lding a bridge elsewhere. Before leaving Port Gibson we were reinforced by [Gen. Marcellus M.] Crocker's division, McPherson's corps, which had crossed the Mississippi at Bruinsburg and come up withrson ordered the road in rear to be cleared of wagons, and the balance of Logan's division, and Crocker's, which was still farther in rear, to come forward with all dispatch. The order was obeyed with alacrity. Logan got his division in position for assault before Crocker could get up, and attacked with vigor, carrying the enemy's position easily, sending Gregg flying from the field not to appenemy's loss was 100 killed, 305 wounded, besides 415 taken prisoners. I regarded Logan and Crocker as being as competent division commanders as could be found in or out of the army and both equal to a much higher command. Crocker, however, was dying of consumption when he volunteered. His weak condition never put him on the sick report when there was a battle in prospect, as long as he co
William Porter (search for this): chapter 34
as to guard the line back down the bayou. I did not want to take the chances of having an enemy lurking in our rear. On the way from the junction to Grand Gulf, where the road comes into the one from Vicksburg to the same place six or seven miles out, I learned that the last of the enemy had retreated past that place on their way to Vicksburg. I left Logan to make the proper disposition of his troops for the night, while I rode into the town with an escort of about twenty cavalry. Admiral Porter had already arrived with his fleet. The enemy had abandoned his heavy guns and evacuated the place. When I reached Grand Gulf May 3d I had not been with my baggage since the 27th of April and consequently had had no change of underclothing, no meal except such as I could pick up sometimes at other headquarters, and no tent to cover me. The first thing I did was to get a bath, borrow some fresh underclothing from one of the naval officers and get a good meal on the flag-ship. Then I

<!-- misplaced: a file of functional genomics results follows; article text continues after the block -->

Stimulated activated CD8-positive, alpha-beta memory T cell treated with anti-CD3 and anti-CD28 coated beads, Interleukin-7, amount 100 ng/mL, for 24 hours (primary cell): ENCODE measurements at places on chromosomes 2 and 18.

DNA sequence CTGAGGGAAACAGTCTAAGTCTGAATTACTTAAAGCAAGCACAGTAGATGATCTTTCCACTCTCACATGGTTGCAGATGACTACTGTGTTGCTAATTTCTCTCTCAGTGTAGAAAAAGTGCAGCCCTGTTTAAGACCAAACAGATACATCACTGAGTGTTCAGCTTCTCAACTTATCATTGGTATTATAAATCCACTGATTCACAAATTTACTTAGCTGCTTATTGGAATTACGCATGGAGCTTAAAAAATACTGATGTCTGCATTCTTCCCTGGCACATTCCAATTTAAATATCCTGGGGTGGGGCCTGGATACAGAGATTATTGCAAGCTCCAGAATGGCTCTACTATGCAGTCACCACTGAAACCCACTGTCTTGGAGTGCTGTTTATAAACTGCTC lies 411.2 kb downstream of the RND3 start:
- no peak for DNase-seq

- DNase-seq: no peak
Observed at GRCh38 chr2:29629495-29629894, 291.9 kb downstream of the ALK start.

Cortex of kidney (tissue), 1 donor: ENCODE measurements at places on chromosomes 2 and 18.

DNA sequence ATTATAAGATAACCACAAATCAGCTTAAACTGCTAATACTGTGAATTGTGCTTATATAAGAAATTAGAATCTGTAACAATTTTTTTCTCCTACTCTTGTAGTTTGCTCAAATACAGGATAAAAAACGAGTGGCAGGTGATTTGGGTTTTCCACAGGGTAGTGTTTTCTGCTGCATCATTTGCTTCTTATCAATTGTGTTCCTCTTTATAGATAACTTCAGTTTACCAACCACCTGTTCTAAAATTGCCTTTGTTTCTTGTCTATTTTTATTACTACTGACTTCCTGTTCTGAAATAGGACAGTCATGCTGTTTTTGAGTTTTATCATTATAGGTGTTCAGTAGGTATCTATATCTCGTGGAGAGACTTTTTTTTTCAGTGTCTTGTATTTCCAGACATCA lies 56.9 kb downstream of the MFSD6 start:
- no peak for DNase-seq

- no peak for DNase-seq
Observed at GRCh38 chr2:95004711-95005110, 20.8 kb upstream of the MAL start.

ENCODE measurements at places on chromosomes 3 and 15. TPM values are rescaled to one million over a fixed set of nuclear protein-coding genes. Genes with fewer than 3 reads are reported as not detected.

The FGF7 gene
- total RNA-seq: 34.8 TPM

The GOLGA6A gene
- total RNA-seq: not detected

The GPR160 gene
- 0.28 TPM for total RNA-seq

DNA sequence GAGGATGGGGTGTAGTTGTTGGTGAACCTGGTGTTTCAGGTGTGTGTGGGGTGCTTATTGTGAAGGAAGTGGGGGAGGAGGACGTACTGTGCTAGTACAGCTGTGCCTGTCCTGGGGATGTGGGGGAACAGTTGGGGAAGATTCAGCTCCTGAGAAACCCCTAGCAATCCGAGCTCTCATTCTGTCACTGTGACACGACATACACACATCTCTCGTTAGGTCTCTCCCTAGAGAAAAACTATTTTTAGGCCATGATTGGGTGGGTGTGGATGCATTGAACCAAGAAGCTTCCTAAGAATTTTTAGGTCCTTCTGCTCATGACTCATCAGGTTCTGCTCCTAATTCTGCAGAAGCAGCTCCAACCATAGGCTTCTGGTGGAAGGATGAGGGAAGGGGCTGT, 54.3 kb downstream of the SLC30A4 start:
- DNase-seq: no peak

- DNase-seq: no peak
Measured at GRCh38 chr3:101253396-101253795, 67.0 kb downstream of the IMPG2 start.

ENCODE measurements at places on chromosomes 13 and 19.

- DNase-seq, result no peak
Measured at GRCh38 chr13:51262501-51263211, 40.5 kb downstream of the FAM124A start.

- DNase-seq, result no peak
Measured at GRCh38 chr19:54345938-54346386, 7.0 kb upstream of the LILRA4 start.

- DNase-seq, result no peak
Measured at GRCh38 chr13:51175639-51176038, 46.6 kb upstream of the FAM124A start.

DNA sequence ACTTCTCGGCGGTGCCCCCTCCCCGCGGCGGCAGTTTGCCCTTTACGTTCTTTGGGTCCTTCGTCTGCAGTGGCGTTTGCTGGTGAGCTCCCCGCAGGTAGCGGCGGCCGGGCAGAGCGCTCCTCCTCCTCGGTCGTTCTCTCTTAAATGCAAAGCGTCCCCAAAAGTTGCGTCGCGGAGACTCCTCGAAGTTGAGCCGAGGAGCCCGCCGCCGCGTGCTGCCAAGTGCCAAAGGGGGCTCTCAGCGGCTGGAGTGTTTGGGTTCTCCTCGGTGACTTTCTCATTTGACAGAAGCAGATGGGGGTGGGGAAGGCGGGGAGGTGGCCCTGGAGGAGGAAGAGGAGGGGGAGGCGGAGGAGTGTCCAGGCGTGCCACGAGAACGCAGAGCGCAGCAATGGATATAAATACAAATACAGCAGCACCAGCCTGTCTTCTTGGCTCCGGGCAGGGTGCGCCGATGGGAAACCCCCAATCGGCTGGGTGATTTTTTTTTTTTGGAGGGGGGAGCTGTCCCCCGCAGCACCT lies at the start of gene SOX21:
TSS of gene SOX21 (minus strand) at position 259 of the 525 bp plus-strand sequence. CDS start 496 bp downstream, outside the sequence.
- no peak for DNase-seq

D. McM. Gregg (search for this): chapter 34
our moves, up to this time, the left had hugged the Big Black closely, and all the ferries had been guarded to prevent the enemy throwing a force on our rear. McPherson encountered the enemy, five thousand strong with two batteries under General Gregg, about two miles out of Raymond. This was about two P. M. [May 12]. Logan was in advance with one of his brigades. He deployed and moved up to engage the enemy. McPherson ordered the road in rear to be cleared of wagons, and the balance ofwas still farther in rear, to come forward with all dispatch. The order was obeyed with alacrity. Logan got his division in position for assault before Crocker could get up, and attacked with vigor, carrying the enemy's position easily, sending Gregg flying from the field not to appear against our front again until we met at Jackson. In this battle McPherson lost 66 killed, 339 wounded, and 37 missing--nearly or quite all from Logan's division. The enemy's loss was 100 killed, 305 wounde